As the bitcoin community considers the recent notice released by the IRS, BitPay merchants are already prepared to follow this new guidance.
On March 25, 2014, the Internal Revenue Service released a Notice describing how existing general tax principles apply to transactions and service providers using virtual currency, mainly bitcoin. This notice provides clarity for bitcoin merchant processors and those merchants who accept bitcoin directly. These rules apply to taxes only, as there still is no GAAP guidance for financial statement purposes.
BitPay, in conjunction with our accountants and advisors, has been operating under the assumption for the past three years that rules similar to this notice would be forthcoming, and we have been devoting resources to proper reporting requirements for ourselves and for our merchants.
In September 2013 we released the ability for merchants to download their BitPay sales history into Quickbooks, a leading small business accounting package. This download ability creates a 100% USD report for revenue and expense reporting, whether the merchant chose to receive settlement in USD, bitcoins, or a split of both.
BitPay offers several options to assist merchants in proper accounting and reporting of bitcoin transactions. Below is a screenshot from Quickbooks of a sample BitPay import, showing the proper USD accounting for revenue and expenses of bitcoin transactions.
For merchants not using Quickbooks, BitPay also offers a CSV download of the accounting ledger, as well as a JSON download over the API.
Establishing Cost Basis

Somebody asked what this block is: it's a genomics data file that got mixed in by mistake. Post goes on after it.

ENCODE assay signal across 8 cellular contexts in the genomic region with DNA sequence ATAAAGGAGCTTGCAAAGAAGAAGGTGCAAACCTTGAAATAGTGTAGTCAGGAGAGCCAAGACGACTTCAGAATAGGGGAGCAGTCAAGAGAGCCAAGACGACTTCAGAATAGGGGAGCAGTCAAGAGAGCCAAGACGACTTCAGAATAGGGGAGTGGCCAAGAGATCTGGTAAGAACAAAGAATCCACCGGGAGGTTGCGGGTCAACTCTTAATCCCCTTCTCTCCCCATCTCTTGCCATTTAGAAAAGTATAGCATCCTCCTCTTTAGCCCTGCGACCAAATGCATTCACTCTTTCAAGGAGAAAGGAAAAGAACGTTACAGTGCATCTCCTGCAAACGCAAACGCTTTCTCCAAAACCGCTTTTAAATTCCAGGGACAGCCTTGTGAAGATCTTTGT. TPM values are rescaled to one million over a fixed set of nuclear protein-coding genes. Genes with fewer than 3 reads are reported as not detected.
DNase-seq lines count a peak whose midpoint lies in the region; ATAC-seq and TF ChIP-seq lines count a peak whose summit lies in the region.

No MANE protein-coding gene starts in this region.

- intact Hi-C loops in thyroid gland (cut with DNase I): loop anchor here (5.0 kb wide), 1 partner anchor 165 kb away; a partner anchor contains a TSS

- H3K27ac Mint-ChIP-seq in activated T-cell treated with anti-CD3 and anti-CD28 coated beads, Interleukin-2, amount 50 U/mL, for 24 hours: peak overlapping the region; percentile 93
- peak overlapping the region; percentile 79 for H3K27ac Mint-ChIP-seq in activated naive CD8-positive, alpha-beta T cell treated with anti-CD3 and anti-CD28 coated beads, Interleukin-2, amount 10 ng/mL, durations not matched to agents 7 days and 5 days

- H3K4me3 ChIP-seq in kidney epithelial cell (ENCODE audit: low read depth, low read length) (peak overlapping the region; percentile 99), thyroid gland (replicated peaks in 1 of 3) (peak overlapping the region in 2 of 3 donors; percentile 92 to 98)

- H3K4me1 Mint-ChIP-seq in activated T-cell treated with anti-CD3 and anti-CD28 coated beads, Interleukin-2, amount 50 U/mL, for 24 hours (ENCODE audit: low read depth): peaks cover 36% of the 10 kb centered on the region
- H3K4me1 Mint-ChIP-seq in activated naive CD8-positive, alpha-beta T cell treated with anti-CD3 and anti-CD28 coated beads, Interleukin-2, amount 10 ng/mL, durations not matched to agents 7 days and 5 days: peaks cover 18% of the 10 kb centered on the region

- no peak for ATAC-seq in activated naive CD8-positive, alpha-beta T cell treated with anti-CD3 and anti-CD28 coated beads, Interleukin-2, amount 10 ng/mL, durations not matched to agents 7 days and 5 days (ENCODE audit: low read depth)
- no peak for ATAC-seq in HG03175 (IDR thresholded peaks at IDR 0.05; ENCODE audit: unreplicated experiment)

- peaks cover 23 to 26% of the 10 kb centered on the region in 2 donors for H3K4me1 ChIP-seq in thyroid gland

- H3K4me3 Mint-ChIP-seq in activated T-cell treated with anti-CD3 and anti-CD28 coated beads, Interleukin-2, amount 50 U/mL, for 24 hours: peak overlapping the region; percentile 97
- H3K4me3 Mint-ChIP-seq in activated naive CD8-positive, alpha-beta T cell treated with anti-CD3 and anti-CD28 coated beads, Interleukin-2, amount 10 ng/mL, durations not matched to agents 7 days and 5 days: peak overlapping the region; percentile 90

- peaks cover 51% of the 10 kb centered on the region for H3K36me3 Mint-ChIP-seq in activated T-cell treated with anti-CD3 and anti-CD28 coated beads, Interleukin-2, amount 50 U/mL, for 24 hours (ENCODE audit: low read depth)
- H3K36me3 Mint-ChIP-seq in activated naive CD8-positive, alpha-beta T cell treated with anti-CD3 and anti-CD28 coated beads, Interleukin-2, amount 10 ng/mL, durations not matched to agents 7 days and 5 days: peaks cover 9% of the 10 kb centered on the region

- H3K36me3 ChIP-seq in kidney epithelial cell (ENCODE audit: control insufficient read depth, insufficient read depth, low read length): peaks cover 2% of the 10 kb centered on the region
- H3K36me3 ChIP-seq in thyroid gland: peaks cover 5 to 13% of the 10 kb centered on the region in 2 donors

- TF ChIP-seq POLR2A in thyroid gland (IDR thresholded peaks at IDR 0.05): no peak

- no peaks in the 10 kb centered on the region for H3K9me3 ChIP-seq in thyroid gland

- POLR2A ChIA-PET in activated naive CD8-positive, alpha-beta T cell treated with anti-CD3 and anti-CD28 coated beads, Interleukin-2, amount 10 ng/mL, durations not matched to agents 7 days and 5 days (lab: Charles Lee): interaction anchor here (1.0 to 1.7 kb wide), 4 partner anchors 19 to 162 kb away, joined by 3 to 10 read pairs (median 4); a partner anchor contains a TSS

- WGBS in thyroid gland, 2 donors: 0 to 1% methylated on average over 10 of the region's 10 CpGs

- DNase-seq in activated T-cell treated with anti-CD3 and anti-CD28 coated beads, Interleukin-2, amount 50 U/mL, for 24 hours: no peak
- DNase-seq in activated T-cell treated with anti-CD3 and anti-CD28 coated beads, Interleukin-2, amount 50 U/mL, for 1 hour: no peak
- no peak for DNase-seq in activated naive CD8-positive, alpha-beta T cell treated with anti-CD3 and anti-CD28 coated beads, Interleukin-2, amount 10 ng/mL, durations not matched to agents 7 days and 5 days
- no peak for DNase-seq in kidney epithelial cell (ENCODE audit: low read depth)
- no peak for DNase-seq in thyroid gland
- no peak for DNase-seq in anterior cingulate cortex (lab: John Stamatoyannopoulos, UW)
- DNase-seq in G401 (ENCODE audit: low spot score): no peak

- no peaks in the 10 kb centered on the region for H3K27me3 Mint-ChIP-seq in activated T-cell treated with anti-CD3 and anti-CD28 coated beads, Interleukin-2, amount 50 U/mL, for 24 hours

The IRS Notice included some FAQ, several of which apply to our merchants.
Q-4: What is the basis of virtual currency received as payment for goods or services?
A-4: The basis of virtual currency that a taxpayer receives as payment for goods or services is the fair market value of the virtual currency in U.S. dollars as of the date of receipt.
Q-5: How is the fair market value of virtual currency determined?
A-5: For U.S. tax purposes, transactions using virtual currency must be reported in U.S. dollars. Therefore, taxpayers will be required to determine the fair market value of virtual currency in U.S. dollars as of the date of payment or receipt.
BitPay records the USD value of each merchant transaction at the time of the transaction, regardless of whether the merchant chooses to settle in BTC or USD. If the merchant chooses to keep settlement in bitcoin, the BitPay import from Quickbooks records the USD value for each transaction. The instructions provided by BitPay will help merchants add BTC (or mBTC) as a currency in their local Quickbooks software.
The IRS Notice also mentions the reporting requirements for payment processors such as BitPay.
Q-15: Are there IRS information reporting requirements for a person who settles payments made in virtual currency on behalf of merchants that accept virtual currency from their customers?
A-15: Yes, if certain requirements are met. In general, a third party that contracts with a substantial number of unrelated merchants to settle payments between the merchants and their customers is a third party settlement organization (TPSO). A TPSO is required to report payments made to a merchant on a Form 1099-K, Payment Card and Third Party Network Transactions, if, for the calendar year, both (1) the number of transactions settled for the merchant exceeds 200, and (2) the gross amount of payments made to the merchant exceeds $20,000. When completing Boxes 1, 3, and 5a-1 on the Form 1099-K, transactions where the TPSO settles payments made with virtual currency are aggregated with transactions where the TPSO settles payments made with real currency to determine the total amounts to be reported in those boxes. When determining whether the transactions are reportable, the value of the virtual currency is the fair market value of the virtual currency in U.S. dollars on the date of payment.
BitPay Merchants are Already Prepared
Since BitPay offers merchants a USD cost basis ledger for every bitcoin transaction, and has already filed the proper 1099-K forms, merchants accepting bitcoin through BitPay are fully prepared to meet their tax obligations as outlined in the IRS Notice. If you are a merchant and have questions, please contact us.